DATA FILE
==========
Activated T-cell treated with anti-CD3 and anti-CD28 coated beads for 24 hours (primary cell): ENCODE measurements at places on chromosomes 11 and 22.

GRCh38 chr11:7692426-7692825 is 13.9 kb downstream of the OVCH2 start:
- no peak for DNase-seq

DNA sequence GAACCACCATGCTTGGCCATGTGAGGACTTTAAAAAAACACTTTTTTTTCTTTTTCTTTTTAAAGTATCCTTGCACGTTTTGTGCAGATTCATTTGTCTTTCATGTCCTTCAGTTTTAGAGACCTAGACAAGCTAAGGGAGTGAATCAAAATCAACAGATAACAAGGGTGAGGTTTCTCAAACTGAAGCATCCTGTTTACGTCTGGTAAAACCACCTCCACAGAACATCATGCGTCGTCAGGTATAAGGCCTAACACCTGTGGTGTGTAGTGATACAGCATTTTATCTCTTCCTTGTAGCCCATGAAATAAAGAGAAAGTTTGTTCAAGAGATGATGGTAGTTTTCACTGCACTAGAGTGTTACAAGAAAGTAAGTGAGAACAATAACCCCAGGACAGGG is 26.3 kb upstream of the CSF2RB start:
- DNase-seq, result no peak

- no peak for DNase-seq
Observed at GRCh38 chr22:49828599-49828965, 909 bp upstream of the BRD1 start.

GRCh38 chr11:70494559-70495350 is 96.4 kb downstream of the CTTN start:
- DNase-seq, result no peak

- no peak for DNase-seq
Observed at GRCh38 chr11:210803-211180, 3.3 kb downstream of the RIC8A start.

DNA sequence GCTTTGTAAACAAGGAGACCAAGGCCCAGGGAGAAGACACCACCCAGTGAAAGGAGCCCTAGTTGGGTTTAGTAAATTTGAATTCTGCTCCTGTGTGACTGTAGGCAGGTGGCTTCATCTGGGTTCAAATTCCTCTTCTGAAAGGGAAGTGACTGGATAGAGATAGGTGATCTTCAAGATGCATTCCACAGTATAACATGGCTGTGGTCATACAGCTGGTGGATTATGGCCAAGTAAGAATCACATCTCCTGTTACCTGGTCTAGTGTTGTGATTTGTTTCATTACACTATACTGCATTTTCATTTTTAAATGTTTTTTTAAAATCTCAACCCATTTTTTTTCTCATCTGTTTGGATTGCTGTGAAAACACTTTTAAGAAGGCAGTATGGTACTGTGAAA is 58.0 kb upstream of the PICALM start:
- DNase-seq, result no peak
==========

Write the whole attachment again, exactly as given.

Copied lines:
Activated T-cell treated with anti-CD3 and anti-CD28 coated beads for 24 hours (primary cell): ENCODE measurements at places on chromosomes 11 and 22.

GRCh38 chr11:7692426-7692825 is 13.9 kb downstream of the OVCH2 start:
- no peak for DNase-seq

DNA sequence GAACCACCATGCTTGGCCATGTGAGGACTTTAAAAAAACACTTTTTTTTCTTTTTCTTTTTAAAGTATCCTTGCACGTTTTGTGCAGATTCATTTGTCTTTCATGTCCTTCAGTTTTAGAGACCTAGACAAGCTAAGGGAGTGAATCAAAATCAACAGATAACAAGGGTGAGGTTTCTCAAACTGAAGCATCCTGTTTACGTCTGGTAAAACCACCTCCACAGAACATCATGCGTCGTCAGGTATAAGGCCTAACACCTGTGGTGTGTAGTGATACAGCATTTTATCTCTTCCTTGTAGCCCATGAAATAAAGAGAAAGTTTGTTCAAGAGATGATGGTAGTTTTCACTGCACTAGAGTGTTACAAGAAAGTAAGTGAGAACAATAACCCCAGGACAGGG is 26.3 kb upstream of the CSF2RB start:
- DNase-seq, result no peak

- no peak for DNase-seq
Observed at GRCh38 chr22:49828599-49828965, 909 bp upstream of the BRD1 start.

GRCh38 chr11:70494559-70495350 is 96.4 kb downstream of the CTTN start:
- DNase-seq, result no peak

- no peak for DNase-seq
Observed at GRCh38 chr11:210803-211180, 3.3 kb downstream of the RIC8A start.

DNA sequence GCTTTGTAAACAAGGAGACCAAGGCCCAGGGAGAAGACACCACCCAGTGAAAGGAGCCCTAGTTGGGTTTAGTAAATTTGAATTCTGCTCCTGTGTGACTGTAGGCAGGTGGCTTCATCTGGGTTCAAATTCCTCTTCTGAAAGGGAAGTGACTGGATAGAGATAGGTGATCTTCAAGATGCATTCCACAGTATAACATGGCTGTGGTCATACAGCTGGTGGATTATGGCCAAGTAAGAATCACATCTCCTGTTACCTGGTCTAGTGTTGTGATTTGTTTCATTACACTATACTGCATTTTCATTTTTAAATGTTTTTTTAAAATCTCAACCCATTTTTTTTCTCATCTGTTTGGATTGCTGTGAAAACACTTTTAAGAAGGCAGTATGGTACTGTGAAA is 58.0 kb upstream of the PICALM start:
- DNase-seq, result no peak